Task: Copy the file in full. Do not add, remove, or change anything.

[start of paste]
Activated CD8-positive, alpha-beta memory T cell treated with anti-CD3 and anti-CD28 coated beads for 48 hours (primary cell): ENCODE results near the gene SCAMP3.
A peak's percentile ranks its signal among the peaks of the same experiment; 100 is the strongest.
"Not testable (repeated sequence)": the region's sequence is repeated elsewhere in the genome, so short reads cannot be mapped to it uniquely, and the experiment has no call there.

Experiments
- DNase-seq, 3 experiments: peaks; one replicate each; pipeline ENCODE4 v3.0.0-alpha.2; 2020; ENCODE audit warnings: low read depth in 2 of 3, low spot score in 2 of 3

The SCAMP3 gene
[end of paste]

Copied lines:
Activated CD8-positive, alpha-beta memory T cell treated with anti-CD3 and anti-CD28 coated beads for 48 hours (primary cell): ENCODE results near the gene SCAMP3.
A peak's percentile ranks its signal among the peaks of the same experiment; 100 is the strongest.
"Not testable (repeated sequence)": the region's sequence is repeated elsewhere in the genome, so short reads cannot be mapped to it uniquely, and the experiment has no call there.

Experiments
- DNase-seq, 3 experiments: peaks; one replicate each; pipeline ENCODE4 v3.0.0-alpha.2; 2020; ENCODE audit warnings: low read depth in 2 of 3, low spot score in 2 of 3

The SCAMP3 gene